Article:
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Dahlburg R.B.,U.S. Navy | Einaudi G.,Berkeley Research Associates | Rappazzo A.F.,University of Delaware | Velli M.,Jet Propulsion Laboratory
Astronomy and Astrophysics | Year: 2012

Context. Photospheric motions shuffle the footpoints of the strong axial magnetic field that threads coronal loops, which gives rise to turbulent nonlinear dynamics that are characterized by the continuous formation and dissipation of field-aligned current sheets in which energy is deposited at small-scales and the heating occurs. Previous studies showed that the current sheet thickness is several orders of magnitude smaller than present-day state-of-the-art observational resolution (∼700 km). Aims. To understand coronal heating and correctly interpret observations it is crucial to study the thermodynamics of such a system in which energy is deposited at unresolved small-scales. Methods. Fully compressible three-dimensional magnetohydrodynamic simulations were carried out to understand the thermodynamics of coronal heating in the magnetically confined solar corona. Results. We show that temperature is highly structured at scales below observational resolution. It is also nonhomogeneously distributed so that only a fraction of the coronal mass and volume is heated at each time. Conclusions. This is a multi-thermal system in which hotter and cooler plasma strands are also found next to each other at sub-resolution scales and exhibit a temporal dynamics. © 2012 ESO.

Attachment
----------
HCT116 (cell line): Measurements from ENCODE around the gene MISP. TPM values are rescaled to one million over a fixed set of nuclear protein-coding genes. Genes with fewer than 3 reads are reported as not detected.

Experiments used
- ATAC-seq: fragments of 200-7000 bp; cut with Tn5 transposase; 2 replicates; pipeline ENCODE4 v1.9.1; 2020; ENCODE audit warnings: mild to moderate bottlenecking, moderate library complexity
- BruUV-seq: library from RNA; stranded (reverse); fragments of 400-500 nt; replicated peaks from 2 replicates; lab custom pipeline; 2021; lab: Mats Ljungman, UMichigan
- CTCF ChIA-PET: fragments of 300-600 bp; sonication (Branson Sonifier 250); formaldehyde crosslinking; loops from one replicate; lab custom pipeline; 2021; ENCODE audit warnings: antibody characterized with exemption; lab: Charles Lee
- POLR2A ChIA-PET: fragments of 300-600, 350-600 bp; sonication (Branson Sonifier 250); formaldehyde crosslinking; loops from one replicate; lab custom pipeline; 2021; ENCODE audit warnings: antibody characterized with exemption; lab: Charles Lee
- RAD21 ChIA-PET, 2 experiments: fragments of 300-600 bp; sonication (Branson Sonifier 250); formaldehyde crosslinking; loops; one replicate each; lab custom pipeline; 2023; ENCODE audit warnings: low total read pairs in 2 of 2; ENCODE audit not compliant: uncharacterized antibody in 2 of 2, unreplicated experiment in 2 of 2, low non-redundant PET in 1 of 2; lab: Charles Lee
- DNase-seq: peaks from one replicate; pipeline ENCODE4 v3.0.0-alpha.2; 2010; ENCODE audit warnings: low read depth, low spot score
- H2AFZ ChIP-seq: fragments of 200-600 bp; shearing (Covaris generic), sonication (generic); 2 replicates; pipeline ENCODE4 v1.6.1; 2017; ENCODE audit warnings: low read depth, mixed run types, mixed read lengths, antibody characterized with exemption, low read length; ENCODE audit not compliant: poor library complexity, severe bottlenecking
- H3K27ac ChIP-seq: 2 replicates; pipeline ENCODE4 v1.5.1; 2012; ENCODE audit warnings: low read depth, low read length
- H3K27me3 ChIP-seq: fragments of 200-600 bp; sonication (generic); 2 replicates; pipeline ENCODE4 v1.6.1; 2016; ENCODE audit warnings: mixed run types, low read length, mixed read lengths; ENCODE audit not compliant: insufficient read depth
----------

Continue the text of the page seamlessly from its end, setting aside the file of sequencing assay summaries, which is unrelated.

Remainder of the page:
News Article
Site: www.nrl.navy.mil